And after you have suffered a little while, the God of all grace, who has called you to his eternal glory in Christ, will himself restore, confirm, strengthen, and establish you. 1 Peter 5:10 (ESV)
I’ve been thinking about loss the past few weeks. Piles of flood-damaged possessions line the streets of my town, a daily reminder that Hurricane Irene and Tropical Storm Lee caused more than $12 billion in damage. And the 10th anniversary of 9/11 emphasized the human loss, both American and non-American, over the last decade—almost 3,000 lives on that terrorist-blackened day and more than 250,000 lives in the wars that have followed.*
We naturally seek to replace what has been lost. According to the dictionary, replace means “to provide a substitute for or an equivalent of.” However, many times the substitute isn’t an equivalent. Newly purchased items cannot replace family photos and heirlooms washed away in clay-stained floodwaters. No matter how many other people come alongside the families of 9/11, no one can replace the loved one they lost that day.
The prophet Joel lived during a time of loss. A locust plague, destructive fires, and drought had devastated Israel’s agricultural economy. Joel wrote, “the fields are ruined, the ground is dried up, the grain is destroyed, . . . surely the joy of mankind is withered away” (1:10,12 NIV).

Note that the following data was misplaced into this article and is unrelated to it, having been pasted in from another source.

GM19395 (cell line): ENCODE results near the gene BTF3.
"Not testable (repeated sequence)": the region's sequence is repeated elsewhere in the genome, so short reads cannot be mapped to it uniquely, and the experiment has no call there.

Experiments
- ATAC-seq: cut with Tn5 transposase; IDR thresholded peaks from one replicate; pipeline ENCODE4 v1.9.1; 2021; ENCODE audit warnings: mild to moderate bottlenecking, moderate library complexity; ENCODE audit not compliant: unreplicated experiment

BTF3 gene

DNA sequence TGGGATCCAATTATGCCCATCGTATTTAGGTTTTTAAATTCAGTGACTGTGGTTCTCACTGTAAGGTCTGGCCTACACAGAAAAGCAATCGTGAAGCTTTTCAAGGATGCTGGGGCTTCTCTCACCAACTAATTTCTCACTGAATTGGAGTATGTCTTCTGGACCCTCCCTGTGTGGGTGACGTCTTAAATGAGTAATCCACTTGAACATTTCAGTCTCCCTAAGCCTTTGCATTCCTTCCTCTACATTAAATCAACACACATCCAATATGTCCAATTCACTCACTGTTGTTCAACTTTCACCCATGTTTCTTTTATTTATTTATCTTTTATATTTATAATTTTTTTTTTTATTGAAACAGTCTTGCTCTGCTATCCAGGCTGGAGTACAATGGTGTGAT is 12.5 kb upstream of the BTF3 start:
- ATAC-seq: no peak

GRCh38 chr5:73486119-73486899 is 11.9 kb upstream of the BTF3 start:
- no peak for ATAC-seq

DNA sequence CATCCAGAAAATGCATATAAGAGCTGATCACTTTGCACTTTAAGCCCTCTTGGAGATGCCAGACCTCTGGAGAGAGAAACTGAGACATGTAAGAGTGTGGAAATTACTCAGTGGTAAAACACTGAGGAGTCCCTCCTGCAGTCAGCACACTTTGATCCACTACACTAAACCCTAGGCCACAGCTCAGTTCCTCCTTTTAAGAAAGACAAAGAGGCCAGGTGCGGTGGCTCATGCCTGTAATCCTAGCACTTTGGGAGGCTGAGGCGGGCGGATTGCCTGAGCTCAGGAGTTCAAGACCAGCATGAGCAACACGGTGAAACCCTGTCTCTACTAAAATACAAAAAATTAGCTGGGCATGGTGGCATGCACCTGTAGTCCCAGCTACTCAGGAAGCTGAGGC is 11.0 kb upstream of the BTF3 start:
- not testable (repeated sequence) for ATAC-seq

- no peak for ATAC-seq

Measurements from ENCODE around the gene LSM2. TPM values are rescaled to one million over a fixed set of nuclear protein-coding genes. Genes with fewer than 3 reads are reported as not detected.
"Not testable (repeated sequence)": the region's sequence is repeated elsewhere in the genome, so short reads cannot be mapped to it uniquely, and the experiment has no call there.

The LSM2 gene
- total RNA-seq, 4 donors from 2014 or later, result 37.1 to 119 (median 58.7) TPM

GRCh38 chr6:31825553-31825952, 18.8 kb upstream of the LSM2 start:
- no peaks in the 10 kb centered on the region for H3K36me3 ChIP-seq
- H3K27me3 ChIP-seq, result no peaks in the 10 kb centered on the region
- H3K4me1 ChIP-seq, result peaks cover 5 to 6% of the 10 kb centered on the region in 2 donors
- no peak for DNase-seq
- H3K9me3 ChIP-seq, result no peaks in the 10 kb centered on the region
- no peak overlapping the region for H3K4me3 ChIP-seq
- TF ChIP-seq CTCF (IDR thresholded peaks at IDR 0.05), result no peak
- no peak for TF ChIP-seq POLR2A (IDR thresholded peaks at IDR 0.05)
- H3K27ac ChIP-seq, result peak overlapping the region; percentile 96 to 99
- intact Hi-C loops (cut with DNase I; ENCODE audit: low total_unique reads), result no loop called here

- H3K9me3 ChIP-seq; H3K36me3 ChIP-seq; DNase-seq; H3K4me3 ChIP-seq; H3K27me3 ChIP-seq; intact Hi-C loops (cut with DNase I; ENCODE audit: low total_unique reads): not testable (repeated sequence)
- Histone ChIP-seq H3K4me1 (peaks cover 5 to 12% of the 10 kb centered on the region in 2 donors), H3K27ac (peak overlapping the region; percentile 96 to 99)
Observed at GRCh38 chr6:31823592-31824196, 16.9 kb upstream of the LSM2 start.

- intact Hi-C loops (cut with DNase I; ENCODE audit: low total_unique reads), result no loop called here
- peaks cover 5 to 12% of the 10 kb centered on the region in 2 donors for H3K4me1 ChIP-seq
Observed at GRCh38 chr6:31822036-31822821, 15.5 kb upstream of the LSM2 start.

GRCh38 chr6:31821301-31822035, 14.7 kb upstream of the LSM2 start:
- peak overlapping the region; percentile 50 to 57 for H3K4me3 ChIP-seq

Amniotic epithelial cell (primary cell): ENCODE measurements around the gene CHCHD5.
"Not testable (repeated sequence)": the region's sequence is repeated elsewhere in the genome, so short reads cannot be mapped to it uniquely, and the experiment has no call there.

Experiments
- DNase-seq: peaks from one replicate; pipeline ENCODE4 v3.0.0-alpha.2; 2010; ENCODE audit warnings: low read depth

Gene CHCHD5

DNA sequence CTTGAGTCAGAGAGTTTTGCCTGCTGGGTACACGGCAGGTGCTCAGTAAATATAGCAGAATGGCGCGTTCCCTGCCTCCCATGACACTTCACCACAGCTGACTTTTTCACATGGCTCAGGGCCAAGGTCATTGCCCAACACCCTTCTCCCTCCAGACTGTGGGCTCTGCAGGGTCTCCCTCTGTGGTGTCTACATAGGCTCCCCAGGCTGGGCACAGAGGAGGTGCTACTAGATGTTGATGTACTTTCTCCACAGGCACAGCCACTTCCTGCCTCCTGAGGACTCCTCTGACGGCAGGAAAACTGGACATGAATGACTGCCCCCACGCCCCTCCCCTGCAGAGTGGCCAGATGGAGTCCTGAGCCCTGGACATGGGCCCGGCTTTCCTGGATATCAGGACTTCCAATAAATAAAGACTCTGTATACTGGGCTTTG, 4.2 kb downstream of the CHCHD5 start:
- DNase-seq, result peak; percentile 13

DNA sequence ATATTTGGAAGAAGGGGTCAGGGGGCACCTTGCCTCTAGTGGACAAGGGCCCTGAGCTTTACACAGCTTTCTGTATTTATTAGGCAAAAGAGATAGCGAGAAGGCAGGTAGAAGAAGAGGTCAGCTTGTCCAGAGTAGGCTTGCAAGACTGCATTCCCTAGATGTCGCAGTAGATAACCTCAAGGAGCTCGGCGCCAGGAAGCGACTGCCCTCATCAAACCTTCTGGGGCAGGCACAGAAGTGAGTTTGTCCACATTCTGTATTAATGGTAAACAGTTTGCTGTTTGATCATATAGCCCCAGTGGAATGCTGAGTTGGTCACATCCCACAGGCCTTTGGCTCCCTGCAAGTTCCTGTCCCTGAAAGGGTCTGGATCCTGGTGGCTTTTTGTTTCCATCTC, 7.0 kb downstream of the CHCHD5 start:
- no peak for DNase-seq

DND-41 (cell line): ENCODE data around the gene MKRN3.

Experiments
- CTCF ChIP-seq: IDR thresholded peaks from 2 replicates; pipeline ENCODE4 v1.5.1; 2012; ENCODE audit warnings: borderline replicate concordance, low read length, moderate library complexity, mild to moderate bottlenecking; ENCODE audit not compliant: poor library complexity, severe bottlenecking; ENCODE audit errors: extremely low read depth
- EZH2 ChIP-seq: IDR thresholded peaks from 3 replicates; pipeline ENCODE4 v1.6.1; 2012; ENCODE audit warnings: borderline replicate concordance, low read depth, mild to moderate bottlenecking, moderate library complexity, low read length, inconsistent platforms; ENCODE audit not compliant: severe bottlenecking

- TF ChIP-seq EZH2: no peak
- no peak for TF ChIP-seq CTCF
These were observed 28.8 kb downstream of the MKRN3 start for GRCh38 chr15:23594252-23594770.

What comfort did Joel offer the grieving Israelites? He delivered God’s promise: “I will restore to you the years the swarming locust has eaten . . . you shall eat in plenty and be satisfied” (2:25-26 ESV).
The Hebrew word for “restore,” shalam, has several meanings: “to receive the reward,” “to be made whole,” “to be made secure,” and “to be at peace with.” This multifaceted promise addresses every aspect of our lives—mental, physical, emotional, and spiritual.
On earth there are no equivalent replacements for our deepest losses. But God promises us this: “I will restore.” That is our hope as His children. In confidence we can move forward even with crushed hearts and empty hands. One day we’ll walk through heaven’s gates, the light of God’s glory will envelop us, and our restoration will be complete.
Joel is a short book, only three chapters. Read all of it this week. Make a list of the promises God spoke through his prophet. Which of them is most meaningful to you?
Psalm 71 was written by someone nearing the end of his life. What sorrows did he mention? What filled him with hope? What was his overall attitude toward life’s troubles? What should our attitude be?
Read another prophet’s words of hope in Zephaniah 3:17-20. How are his similar to Joel’s? How are they different? What words of hope can you share with someone today?
Denise K. Loock
*Note: Almost 300 non-Americans died on September 11. Over 200,000 non-Americans have died in the wars that have followed the 9/11 attacks.